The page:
WWII Themed Dinner & Dance at the Texas Military Forces Museum

(See my other Texas Military Forces Museum Related posts) – I have been volunteering with the Texas Military Forces Museum as a Docent for more than two years. While it has been open since the late 90s, relatively few Austin locals know about the Museum. When I speak with visitors, I have found that most are from out of town or out of state. If you live in or visit the Austin, TX area, you should make a point of visiting the Museum. 

The Museum encompasses 45,000 sq. ft. of inside space, containing around 30,000 items in the collection. The collection continues outside the building with nearly 50 more military vehicles and aircraft. The Museum documents the story of the Texas Military Forces from the early militias in the 1830s through today’s War on Terror. 

As with many Museums, funding is always an important consideration. Much of the Museum’s funding comes from the Texas Military Forces Historical Foundation. I have been a member of the Foundation since I began volunteering. You can help preserve our Texas Military History by either joining the Foundation or by making a donation. The Foundation’s largest fundraiser of the year is their annual Sweetheart Dinner Dance. 

The WWII-themed event will take place at the Museum on 12 February 2022. It begins at 6:30 pm and will feature the talented Sentimental Journey Orchestra under the direction of Ted Connerly. Dinner will be provided by Austin Catering (see the menu). A photo booth and souvenir glass will add to the vintage atmosphere. The silent auction will feature items like a ride in the Sherman Tank, themed baskets, and much more.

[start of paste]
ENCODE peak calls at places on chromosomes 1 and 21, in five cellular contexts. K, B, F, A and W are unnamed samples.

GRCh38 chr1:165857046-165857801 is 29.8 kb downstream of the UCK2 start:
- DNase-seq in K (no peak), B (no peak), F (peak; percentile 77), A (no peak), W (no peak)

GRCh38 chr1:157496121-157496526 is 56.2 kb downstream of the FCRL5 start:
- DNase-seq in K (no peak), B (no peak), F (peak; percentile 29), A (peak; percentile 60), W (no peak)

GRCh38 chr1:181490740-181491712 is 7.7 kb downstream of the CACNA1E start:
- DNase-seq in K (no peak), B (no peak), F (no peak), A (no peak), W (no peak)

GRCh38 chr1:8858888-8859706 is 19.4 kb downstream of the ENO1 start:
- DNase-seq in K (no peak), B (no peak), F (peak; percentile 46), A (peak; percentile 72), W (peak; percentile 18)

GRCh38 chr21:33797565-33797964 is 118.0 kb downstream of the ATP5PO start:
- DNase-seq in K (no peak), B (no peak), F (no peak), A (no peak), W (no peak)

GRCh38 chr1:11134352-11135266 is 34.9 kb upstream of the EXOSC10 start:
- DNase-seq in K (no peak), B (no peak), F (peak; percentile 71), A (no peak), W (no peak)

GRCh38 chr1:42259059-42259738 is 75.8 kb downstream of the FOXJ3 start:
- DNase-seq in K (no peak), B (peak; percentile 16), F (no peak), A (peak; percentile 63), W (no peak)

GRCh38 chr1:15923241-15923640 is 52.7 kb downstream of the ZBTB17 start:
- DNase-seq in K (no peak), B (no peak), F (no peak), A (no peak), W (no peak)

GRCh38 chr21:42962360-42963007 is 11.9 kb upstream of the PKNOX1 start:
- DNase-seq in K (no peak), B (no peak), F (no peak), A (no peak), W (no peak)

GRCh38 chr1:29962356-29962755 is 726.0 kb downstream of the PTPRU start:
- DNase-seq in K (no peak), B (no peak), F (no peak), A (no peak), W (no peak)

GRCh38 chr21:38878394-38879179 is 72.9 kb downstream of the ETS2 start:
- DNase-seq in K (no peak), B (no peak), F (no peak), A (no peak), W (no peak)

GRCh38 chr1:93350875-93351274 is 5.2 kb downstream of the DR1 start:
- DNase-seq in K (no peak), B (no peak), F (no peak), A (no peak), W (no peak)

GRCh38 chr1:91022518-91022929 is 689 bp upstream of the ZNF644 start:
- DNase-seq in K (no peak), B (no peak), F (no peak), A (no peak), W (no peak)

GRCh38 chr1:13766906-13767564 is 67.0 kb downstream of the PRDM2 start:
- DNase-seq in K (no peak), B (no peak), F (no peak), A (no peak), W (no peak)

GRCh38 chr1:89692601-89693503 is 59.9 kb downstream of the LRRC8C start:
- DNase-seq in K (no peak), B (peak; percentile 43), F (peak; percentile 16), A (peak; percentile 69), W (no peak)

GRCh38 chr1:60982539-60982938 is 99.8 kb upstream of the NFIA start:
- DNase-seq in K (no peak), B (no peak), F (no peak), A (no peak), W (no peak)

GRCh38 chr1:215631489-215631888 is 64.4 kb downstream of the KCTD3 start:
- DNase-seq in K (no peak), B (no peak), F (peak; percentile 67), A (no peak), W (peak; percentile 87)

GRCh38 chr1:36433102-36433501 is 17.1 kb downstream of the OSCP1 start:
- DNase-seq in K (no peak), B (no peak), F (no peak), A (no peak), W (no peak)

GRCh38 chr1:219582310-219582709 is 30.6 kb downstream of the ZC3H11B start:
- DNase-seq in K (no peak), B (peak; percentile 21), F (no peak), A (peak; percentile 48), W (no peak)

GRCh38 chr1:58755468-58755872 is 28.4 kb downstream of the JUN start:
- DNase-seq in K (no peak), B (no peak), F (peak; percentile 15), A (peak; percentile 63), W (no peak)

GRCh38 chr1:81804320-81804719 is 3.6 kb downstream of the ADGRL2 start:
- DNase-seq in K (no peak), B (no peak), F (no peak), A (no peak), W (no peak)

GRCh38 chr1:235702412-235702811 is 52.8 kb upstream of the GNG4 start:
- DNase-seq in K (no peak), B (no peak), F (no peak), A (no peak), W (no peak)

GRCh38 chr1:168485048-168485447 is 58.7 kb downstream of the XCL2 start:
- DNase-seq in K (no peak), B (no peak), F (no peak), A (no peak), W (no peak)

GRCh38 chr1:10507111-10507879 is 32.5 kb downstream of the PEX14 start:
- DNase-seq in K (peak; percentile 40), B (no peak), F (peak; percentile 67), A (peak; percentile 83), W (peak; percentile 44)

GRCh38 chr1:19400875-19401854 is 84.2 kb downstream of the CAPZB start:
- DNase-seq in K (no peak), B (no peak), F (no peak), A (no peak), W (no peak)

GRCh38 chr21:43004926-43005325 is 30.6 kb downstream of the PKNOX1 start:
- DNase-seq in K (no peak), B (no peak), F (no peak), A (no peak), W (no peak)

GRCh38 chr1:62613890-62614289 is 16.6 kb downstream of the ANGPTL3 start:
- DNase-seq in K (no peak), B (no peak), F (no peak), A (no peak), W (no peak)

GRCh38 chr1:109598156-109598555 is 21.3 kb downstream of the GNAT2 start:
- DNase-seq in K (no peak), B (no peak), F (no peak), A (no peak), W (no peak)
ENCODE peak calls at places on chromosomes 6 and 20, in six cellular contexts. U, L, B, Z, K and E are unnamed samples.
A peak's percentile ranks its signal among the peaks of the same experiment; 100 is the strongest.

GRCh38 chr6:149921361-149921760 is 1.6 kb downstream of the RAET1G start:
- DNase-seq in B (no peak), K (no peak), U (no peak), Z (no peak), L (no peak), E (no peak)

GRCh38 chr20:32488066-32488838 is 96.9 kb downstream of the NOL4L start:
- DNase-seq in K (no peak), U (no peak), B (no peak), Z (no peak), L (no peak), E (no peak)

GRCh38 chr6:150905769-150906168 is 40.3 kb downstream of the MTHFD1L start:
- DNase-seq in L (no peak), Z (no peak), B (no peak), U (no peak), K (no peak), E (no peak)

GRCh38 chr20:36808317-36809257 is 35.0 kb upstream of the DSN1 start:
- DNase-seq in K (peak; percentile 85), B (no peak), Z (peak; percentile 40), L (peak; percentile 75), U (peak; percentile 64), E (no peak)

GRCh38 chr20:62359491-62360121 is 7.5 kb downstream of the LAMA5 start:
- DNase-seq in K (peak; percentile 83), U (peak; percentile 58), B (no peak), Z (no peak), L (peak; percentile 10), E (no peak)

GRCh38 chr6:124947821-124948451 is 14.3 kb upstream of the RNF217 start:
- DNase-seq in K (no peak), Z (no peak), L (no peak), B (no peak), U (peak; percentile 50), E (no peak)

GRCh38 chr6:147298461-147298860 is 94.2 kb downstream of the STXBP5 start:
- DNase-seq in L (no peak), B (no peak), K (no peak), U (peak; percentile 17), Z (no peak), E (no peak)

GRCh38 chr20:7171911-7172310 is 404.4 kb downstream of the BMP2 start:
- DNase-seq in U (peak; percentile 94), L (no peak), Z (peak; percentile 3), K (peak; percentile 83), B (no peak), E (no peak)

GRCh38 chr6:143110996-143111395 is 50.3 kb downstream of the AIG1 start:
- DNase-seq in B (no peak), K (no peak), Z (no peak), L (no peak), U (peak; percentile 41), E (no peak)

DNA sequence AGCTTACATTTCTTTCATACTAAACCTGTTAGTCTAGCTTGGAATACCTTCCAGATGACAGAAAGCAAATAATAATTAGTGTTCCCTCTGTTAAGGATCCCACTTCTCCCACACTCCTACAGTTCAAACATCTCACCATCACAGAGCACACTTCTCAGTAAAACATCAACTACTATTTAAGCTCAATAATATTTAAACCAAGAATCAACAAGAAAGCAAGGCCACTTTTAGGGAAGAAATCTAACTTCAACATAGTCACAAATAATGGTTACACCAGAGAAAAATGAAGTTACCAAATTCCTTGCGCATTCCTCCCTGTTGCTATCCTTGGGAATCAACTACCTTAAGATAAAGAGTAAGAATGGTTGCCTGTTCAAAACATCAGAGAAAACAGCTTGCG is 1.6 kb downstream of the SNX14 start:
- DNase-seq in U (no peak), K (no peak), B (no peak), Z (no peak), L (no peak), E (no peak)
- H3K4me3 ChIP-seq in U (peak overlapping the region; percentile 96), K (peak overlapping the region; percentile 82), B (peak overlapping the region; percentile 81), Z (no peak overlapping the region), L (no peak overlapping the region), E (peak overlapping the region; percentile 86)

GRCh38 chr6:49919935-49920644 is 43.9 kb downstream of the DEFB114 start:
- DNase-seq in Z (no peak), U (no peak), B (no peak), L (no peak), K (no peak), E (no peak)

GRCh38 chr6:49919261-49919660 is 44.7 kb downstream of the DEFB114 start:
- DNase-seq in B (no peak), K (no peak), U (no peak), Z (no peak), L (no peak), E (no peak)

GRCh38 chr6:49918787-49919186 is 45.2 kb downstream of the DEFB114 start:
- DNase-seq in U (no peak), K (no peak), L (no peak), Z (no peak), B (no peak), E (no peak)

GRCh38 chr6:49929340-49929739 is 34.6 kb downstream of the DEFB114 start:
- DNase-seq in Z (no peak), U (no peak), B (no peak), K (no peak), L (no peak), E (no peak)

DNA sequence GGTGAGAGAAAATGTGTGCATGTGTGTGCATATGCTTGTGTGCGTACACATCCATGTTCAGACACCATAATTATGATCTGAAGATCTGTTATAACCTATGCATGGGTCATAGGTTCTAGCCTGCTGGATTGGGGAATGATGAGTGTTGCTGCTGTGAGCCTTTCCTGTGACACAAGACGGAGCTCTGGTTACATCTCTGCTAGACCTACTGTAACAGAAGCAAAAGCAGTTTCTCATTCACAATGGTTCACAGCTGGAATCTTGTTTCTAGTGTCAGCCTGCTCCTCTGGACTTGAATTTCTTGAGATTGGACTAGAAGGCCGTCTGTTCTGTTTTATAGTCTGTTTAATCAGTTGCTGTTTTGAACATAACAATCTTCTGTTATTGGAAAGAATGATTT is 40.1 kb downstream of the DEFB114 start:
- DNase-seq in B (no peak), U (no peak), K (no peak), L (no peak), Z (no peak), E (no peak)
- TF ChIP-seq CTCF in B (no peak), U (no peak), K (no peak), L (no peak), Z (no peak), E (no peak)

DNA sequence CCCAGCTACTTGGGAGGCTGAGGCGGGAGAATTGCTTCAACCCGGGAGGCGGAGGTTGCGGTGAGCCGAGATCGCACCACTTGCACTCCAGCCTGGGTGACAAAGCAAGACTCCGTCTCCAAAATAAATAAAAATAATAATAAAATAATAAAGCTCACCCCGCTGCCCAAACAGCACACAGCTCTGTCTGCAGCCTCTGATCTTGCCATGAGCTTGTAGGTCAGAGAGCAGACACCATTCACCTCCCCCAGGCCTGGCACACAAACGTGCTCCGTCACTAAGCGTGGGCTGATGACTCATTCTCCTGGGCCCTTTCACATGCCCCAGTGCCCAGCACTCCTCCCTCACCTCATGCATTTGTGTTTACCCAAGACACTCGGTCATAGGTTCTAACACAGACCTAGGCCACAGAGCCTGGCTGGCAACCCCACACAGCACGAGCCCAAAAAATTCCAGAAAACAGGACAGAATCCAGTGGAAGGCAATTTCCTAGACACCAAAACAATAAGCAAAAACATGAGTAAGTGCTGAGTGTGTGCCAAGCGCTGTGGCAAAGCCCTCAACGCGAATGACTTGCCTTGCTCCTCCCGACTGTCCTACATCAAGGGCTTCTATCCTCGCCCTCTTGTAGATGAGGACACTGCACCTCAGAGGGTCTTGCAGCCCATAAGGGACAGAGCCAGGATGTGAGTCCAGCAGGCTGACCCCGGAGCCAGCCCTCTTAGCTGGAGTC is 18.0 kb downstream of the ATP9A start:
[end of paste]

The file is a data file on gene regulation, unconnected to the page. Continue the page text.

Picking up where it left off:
Tickets are $100 per person. They can be purchased in person at the Museum store or via:

Seating is limited.

Texas Military Forces Museum Event – Over There: 1918

(See my other Texas Military Forces Museum related posts) – The living history group at the Texas Military Forces Museum conducts reenactments several times each year. On both 20n & 21 November they will present a World War I battle reenactment.

The living history detachment operates under the auspices of the Texas Military Forces Museum. The members are all military history enthusiasts and volunteers with the Museum.

The 36th Infantry Division, which is what the Texas National Guard was federalized as in WWI, saw action in France. The Museum contains many artifacts from the WWI period. The reenactment brings to life some of the history of the war.

Texas Military Forces Museum Event – WWII Reenactment